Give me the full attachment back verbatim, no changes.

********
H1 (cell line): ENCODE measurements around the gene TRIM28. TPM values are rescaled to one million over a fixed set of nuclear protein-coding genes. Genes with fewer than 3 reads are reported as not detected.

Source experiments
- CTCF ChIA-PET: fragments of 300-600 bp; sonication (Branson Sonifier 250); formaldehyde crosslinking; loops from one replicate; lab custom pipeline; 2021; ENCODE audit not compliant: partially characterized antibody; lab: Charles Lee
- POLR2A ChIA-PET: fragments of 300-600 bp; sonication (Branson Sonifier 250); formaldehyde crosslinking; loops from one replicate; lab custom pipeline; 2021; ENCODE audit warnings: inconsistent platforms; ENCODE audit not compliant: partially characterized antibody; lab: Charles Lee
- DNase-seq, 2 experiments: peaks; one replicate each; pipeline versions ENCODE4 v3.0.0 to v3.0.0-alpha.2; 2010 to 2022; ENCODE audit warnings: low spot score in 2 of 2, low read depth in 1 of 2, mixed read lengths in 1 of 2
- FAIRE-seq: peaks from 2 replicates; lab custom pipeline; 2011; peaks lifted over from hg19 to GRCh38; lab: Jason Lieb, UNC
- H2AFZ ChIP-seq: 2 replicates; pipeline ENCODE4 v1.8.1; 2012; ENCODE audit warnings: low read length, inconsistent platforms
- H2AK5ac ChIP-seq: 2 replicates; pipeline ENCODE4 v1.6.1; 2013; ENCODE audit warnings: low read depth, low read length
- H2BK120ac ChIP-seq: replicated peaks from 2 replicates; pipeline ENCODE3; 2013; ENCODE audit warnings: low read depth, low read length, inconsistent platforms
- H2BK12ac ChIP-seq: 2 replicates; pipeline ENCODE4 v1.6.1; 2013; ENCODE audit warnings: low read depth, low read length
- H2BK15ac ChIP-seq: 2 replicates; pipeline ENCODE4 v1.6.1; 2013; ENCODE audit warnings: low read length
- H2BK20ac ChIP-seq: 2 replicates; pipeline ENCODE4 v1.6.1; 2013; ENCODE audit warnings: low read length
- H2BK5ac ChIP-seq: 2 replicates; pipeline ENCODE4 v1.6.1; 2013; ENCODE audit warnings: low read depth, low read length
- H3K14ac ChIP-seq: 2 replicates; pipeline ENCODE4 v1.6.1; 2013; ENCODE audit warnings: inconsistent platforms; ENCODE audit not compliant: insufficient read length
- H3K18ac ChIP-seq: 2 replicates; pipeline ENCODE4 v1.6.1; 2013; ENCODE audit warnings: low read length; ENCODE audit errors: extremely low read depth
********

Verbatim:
H1 (cell line): ENCODE measurements around the gene TRIM28. TPM values are rescaled to one million over a fixed set of nuclear protein-coding genes. Genes with fewer than 3 reads are reported as not detected.

Source experiments
- CTCF ChIA-PET: fragments of 300-600 bp; sonication (Branson Sonifier 250); formaldehyde crosslinking; loops from one replicate; lab custom pipeline; 2021; ENCODE audit not compliant: partially characterized antibody; lab: Charles Lee
- POLR2A ChIA-PET: fragments of 300-600 bp; sonication (Branson Sonifier 250); formaldehyde crosslinking; loops from one replicate; lab custom pipeline; 2021; ENCODE audit warnings: inconsistent platforms; ENCODE audit not compliant: partially characterized antibody; lab: Charles Lee
- DNase-seq, 2 experiments: peaks; one replicate each; pipeline versions ENCODE4 v3.0.0 to v3.0.0-alpha.2; 2010 to 2022; ENCODE audit warnings: low spot score in 2 of 2, low read depth in 1 of 2, mixed read lengths in 1 of 2
- FAIRE-seq: peaks from 2 replicates; lab custom pipeline; 2011; peaks lifted over from hg19 to GRCh38; lab: Jason Lieb, UNC
- H2AFZ ChIP-seq: 2 replicates; pipeline ENCODE4 v1.8.1; 2012; ENCODE audit warnings: low read length, inconsistent platforms
- H2AK5ac ChIP-seq: 2 replicates; pipeline ENCODE4 v1.6.1; 2013; ENCODE audit warnings: low read depth, low read length
- H2BK120ac ChIP-seq: replicated peaks from 2 replicates; pipeline ENCODE3; 2013; ENCODE audit warnings: low read depth, low read length, inconsistent platforms
- H2BK12ac ChIP-seq: 2 replicates; pipeline ENCODE4 v1.6.1; 2013; ENCODE audit warnings: low read depth, low read length
- H2BK15ac ChIP-seq: 2 replicates; pipeline ENCODE4 v1.6.1; 2013; ENCODE audit warnings: low read length
- H2BK20ac ChIP-seq: 2 replicates; pipeline ENCODE4 v1.6.1; 2013; ENCODE audit warnings: low read length
- H2BK5ac ChIP-seq: 2 replicates; pipeline ENCODE4 v1.6.1; 2013; ENCODE audit warnings: low read depth, low read length
- H3K14ac ChIP-seq: 2 replicates; pipeline ENCODE4 v1.6.1; 2013; ENCODE audit warnings: inconsistent platforms; ENCODE audit not compliant: insufficient read length
- H3K18ac ChIP-seq: 2 replicates; pipeline ENCODE4 v1.6.1; 2013; ENCODE audit warnings: low read length; ENCODE audit errors: extremely low read depth